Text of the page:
Parties Involved In The Good Friday Agreement

These themes – parades, flags and the legacy of the past – were negotiated in 2013 under the chairmanship of Richard N. Haass, president of the Council on Foreign Relations, and Meghan L. O`Sullivan, a professor at Harvard Kennedy School and now on the CFR board. The talks involving the five main political parties were not agreed upon, although many of these proposals – including the creation of a historic investigation unit to investigate unsolved deaths during the conflict and a commission to help victims obtain information about the deaths of their loved ones – were a large part of the Stormont House agreement reached in 2014. However, in January 2017, the agreement between the main parties in Northern Ireland failed – and there is no need yet to reinstate it. Another question in the new power-sharing assembly is whether the prevalence of moderate and central policy can be maintained. The Ulster Unionist Party could be described as a moderate party. It is common knowledge that David Trimble had to work very hard to find a majority within his party to support the Good Friday agreement. This majority is increasingly precarious and if David Trimble loses even one or two of his supporters to more extremist parties, he will no longer have a moderate majority. The union spectrum of the Assembly will then be in the hands of „no“ extremists. Although it seems to be a small point, David Trimble and the internal division of unionism pose a serious threat to the leadership of the New Assembly of Northern Ireland. The agreement consists of two related documents, both agreed on Good Friday, 10 April 1998 in Belfast: „It is up to the Irish people alone, by mutual agreement between the two parties and without external hindrance, to exercise their right to self-determination on the basis of free and concurrent consent, north and south, to be able to sanitize a united Ireland by agreeing to clean up a united Ireland by accepting that this right must be obtained and exercised with agreement and approval majority of Northern Ireland`s population.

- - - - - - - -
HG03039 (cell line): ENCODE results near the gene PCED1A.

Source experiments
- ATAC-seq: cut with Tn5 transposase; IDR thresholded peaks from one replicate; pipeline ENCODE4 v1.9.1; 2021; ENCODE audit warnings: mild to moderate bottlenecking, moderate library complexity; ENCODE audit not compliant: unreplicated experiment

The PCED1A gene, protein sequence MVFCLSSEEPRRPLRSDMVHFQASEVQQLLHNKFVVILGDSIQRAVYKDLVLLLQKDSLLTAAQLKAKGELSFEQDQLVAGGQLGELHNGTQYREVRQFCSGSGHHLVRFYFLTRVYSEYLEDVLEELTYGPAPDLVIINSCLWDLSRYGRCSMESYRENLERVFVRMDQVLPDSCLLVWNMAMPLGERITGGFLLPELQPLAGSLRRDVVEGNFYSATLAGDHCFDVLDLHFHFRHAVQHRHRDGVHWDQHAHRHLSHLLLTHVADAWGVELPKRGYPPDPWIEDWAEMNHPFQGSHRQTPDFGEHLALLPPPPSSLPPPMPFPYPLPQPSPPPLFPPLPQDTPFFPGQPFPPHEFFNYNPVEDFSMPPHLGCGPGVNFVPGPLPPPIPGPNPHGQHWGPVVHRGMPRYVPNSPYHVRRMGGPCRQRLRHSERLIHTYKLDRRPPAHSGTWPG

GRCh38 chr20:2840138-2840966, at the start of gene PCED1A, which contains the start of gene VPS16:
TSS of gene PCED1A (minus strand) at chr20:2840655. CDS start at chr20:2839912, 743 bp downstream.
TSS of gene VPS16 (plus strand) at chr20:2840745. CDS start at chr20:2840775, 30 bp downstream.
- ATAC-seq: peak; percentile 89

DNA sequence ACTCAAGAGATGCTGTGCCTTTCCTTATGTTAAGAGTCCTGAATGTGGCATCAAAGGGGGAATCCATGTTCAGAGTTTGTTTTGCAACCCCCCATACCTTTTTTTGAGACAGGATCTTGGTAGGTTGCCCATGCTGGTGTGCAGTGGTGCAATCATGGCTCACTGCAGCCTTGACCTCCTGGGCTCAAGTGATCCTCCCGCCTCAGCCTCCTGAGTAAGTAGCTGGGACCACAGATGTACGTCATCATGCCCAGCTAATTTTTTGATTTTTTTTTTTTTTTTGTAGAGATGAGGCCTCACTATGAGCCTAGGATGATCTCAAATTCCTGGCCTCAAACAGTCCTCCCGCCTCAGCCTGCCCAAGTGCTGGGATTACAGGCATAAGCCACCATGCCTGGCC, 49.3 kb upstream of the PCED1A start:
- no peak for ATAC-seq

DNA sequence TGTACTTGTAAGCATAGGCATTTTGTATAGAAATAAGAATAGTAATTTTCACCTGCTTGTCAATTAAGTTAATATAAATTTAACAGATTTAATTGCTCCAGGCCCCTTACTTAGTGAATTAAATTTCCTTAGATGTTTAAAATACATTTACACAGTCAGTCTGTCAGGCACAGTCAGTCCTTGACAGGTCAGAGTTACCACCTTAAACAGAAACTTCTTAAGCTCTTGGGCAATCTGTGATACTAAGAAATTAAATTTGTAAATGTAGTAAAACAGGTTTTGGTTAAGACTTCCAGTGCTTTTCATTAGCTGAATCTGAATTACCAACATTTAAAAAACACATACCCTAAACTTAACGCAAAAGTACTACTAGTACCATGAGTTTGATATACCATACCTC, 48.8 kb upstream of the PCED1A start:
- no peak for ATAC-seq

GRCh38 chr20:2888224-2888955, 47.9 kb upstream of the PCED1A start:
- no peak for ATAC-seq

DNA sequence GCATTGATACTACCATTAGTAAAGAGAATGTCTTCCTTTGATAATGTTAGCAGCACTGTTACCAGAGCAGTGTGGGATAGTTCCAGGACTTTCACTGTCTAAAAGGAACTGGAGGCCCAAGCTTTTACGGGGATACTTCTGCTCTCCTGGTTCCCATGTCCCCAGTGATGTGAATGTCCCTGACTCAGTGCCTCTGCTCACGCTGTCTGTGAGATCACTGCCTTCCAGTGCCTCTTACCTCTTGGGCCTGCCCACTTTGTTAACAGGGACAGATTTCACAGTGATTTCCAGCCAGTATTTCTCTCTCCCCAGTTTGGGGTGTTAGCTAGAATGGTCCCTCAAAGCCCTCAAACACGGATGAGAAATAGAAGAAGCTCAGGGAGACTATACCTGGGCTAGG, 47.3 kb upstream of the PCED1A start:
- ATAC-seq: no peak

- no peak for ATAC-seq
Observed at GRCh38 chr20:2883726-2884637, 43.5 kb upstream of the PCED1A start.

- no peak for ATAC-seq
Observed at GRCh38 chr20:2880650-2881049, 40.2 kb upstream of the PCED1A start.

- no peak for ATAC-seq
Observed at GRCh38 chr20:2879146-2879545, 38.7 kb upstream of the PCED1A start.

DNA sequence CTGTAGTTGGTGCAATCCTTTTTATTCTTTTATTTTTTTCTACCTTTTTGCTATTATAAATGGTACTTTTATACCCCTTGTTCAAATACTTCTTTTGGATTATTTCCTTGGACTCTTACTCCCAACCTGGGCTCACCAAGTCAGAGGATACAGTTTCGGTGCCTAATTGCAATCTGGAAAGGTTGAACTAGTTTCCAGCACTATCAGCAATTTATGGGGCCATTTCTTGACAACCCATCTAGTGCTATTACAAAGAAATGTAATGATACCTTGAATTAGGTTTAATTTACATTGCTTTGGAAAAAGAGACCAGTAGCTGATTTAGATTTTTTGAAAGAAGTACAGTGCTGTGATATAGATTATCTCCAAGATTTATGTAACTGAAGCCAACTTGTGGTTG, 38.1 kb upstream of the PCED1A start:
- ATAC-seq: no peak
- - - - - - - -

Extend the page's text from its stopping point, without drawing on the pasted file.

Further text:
On 10 April 1998, the so-called Good Friday Agreement (or Belfast Agreement) was signed. The agreement helped end a period of conflict in the region, known as a riot. The Good Friday Agreement represents different goals for the different parties, and this difference has the potential to create long-term problems. The Unionists hope that the Good Friday Agreement will finally establish Northern Ireland`s constitutional position in the United Kingdom. In a way, the agreement fulfils this objective, since Northern Ireland remains a part of the United Kingdom until the majority of its citizens decide otherwise. On the other hand, the nationalists believe that the Irish dimension of the agreement, namely the North-South Council of Ministers and the British Council of Ireland, will eventually lead to a united Ireland. The conflict of interest will certainly arise after the end of the honeymoon period.